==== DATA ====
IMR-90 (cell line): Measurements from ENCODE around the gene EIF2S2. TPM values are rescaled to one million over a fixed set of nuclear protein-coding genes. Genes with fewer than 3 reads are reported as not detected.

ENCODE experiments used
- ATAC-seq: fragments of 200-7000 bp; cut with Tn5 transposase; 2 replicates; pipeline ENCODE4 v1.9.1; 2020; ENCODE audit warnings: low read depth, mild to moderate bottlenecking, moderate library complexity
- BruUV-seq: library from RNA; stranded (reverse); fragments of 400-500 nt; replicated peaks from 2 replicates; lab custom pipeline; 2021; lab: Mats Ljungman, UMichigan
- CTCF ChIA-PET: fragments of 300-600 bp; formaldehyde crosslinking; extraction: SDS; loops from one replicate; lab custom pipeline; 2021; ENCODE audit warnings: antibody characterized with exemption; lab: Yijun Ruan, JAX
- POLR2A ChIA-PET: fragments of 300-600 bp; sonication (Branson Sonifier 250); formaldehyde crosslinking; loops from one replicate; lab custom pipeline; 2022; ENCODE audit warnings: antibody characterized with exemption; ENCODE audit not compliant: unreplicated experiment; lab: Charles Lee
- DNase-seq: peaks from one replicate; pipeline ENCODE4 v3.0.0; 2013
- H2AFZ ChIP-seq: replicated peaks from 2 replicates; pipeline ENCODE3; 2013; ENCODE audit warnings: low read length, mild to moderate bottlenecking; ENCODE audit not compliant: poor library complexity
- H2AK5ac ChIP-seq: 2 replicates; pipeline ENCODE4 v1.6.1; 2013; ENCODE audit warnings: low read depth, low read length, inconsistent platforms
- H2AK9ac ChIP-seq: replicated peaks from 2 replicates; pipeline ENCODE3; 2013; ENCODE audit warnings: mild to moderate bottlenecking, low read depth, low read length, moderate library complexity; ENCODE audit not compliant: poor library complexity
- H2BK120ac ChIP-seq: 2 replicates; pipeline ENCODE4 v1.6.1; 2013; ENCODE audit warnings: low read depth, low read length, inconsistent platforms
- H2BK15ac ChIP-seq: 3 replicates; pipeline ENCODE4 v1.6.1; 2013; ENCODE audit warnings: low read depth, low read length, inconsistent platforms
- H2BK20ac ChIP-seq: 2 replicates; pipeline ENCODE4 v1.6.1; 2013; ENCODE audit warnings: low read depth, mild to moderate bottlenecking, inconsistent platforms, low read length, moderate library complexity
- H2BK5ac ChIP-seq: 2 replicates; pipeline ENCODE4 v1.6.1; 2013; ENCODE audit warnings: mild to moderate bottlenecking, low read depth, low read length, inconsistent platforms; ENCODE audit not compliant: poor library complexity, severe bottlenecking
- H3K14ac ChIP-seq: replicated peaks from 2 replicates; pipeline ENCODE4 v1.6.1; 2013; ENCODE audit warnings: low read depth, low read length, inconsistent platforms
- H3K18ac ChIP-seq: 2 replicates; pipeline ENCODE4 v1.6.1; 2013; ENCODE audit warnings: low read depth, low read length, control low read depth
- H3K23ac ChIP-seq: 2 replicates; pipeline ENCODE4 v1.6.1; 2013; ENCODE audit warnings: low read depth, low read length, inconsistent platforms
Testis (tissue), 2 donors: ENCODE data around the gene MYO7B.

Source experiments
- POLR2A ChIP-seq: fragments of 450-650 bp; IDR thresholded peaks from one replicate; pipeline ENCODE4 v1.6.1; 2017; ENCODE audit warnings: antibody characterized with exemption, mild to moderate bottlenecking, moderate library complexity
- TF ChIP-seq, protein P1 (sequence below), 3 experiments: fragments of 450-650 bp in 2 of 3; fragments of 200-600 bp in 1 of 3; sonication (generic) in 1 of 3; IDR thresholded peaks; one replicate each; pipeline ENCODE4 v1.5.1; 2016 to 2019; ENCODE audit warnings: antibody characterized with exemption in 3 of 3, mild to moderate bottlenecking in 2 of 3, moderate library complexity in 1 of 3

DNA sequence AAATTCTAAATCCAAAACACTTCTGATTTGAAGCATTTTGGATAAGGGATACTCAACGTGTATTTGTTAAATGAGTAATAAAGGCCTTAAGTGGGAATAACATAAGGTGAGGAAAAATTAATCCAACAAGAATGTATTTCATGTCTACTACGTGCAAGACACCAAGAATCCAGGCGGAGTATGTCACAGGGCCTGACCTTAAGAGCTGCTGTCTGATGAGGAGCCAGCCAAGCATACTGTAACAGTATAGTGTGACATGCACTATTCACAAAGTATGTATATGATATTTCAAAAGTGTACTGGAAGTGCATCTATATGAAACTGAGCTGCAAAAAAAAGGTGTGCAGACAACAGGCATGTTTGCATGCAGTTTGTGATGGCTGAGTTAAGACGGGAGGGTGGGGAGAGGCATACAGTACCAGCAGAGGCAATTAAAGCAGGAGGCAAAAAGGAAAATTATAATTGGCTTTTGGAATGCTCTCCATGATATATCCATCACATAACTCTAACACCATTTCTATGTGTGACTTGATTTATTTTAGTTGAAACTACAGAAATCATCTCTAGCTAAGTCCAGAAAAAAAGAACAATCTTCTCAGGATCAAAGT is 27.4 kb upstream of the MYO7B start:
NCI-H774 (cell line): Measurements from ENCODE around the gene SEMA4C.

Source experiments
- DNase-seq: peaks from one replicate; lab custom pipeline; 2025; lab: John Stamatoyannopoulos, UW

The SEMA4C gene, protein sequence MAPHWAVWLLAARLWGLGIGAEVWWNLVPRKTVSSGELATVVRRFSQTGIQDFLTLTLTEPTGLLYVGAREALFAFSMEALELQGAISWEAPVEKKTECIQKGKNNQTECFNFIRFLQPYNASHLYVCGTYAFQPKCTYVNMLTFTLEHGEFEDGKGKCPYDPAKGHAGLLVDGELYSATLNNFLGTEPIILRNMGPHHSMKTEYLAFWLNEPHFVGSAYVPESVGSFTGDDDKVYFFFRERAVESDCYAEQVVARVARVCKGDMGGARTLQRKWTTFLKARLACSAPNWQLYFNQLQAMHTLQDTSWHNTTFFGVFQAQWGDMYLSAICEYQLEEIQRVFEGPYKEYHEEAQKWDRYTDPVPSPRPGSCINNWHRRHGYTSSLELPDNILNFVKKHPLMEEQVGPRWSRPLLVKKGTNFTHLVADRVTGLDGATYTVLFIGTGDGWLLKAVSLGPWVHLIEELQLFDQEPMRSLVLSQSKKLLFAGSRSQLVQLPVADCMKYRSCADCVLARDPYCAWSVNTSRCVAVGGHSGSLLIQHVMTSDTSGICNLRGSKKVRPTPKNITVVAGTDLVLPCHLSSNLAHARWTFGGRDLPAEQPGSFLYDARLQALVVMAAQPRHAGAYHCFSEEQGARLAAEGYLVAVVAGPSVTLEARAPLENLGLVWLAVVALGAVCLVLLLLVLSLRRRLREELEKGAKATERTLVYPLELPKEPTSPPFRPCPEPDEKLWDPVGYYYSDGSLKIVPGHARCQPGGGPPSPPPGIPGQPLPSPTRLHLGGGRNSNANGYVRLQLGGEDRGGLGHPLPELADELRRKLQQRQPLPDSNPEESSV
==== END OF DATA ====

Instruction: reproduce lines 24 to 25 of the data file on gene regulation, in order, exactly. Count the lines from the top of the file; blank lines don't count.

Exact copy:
Source experiments
- DNase-seq: peaks from one replicate; lab custom pipeline; 2025; lab: John Stamatoyannopoulos, UW